Read Green: How green are you?

Teresa WadeDo you buy local and organic? Turn the water off when brushing your teeth? Compost food and yard waste? How do you know when you’re living green?

What does it mean to be green? Sure, you might recycle, eat organic and use only reusable shopping bags, but does that mean you’re living a green lifestyle? With all the labels and messages floating around in the marketplace and media these days, it can be confusing to determine what “going green” really means — and when to know if you’re doing it.

As our world shifts to meet the reality of stressed resources, living green is becoming the new norm, but it can be challenging to balance living well with living green. The good news is that every green action, no matter how small, moves us forward on the journey to sustainability. There’s no one-practice solution or “easy button,” but each new commitment to integrate green products, services and technologies into our daily lives and businesses deepens our shade of green. Think of it in terms of Beaufort County: One action, multiplied by 150,000 (the rough number of residents in the county), adds up.

Now think forward to the year 2075, when the planet will contain a projected population of more than 9 billion people. Perhaps this clarifies the need to reduce, reuse and recycle.

But with such a massive mandate, it can be tough to determine where to start — or even how to take that first step. A good solution: Just start where you can at home and at work. Pino Gelato, for instance, has committed itself to enacting green practices wherever feasible. To that end the shop switched over to biodegradable napkins, cups, and trash liners; participates in the Green Power program; installed flooring, mats, and ceiling tiles made with recycled content; converted to LED lighting and made the commitment to do more when it can.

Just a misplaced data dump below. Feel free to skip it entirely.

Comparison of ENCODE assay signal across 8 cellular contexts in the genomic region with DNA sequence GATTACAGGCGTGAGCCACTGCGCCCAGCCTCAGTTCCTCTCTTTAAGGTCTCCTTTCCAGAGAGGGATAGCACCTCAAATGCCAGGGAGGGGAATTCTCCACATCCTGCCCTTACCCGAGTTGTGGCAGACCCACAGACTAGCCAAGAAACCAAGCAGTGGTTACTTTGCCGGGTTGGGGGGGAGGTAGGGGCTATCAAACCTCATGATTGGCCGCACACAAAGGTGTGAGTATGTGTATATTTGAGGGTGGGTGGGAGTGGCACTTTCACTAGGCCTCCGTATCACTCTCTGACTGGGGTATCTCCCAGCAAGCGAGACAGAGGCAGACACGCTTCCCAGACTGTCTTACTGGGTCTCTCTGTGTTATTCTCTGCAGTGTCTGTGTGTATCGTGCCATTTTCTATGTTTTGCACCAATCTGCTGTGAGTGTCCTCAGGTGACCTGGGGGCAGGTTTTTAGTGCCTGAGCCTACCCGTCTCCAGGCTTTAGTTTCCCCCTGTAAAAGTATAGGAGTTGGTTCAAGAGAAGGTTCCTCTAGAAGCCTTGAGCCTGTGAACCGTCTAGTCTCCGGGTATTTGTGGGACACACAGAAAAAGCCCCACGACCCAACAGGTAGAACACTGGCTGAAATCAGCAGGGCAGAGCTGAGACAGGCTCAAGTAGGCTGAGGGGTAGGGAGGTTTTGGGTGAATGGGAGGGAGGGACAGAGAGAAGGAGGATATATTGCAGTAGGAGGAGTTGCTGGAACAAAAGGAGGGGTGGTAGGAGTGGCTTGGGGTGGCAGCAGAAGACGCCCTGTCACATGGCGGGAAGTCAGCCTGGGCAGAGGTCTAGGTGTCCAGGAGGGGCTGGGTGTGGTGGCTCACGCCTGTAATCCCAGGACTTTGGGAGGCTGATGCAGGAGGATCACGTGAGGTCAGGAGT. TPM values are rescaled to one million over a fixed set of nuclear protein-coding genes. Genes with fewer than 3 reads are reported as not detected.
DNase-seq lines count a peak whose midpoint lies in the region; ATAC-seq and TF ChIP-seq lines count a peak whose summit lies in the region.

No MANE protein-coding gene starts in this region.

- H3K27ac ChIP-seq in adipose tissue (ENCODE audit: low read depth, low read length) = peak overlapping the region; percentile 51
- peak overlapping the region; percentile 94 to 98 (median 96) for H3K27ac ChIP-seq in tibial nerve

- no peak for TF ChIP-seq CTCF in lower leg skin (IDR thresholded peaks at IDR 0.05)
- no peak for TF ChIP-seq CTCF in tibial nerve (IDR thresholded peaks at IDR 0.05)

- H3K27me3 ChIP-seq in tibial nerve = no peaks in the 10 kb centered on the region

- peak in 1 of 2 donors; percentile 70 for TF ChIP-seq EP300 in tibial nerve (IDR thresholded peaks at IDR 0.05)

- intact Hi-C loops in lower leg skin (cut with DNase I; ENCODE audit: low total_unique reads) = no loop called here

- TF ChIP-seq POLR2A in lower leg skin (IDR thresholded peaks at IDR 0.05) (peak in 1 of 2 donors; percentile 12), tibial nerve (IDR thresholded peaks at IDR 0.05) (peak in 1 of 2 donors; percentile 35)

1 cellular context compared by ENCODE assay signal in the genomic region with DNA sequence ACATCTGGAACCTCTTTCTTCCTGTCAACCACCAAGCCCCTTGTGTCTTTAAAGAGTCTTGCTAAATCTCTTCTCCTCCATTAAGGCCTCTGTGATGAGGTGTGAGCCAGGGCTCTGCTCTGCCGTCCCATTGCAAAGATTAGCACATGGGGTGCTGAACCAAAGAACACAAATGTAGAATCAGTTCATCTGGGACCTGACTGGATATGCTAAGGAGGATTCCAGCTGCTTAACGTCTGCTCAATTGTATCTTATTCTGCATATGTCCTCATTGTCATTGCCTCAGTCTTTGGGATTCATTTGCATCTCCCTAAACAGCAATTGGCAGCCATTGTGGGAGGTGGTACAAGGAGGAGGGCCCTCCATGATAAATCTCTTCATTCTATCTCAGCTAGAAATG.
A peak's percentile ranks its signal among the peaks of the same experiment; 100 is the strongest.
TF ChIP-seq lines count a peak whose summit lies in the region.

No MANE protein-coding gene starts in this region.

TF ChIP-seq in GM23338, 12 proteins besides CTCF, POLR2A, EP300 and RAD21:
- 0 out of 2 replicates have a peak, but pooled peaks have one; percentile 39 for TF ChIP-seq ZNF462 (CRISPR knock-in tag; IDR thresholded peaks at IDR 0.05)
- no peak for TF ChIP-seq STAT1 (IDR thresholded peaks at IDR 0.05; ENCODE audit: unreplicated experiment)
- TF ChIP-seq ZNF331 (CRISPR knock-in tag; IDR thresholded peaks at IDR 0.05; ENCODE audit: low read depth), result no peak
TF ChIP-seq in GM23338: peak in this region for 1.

However you do it, there’s never been a better time to start thinking green. This April — Earth month — will see the launch of Hilton Head Island’s new residential recycling program. And on April 2, Hilton Head will host its first-ever Earth Day Celebration, an ideal opportunity to not only celebrate the environment that we love, but also to learn how to better care for it. Every green step matters.

Teresa Wade is the principal of Sustainable Solutions, a local consultancy that helps organizations implement sustainable practices. She is the founder of Experience Green, a nonprofit that offers regular consumer workshops on green practices; the March focus is recycling and sustainable waste management, and April’s is green cleaning.  For details, go to or e-mail

Earth Day Celebration

The island’s inaugural Earth Day event takes place from 11 a.m.-5 p.m. April 2 at Shelter Cove Community Park. The fest will provide advice on living sustainably and help kick off the residential recycling initiative. Download ticket for free admission, or $5 at the gate.

To find out how green you’re living, go to and fill out the online survey by March 31 to receive your own Green Score. You’ll receive a coupon for a free scoop of Pino Gelato and can enter for a chance to win the America’s Cup “Stars and Stripes Experience in San Diego” four-night package (with airfare for two). Winner will be announced April 2 at Hilton Head Island’s Earth Day Celebration (must be present to win).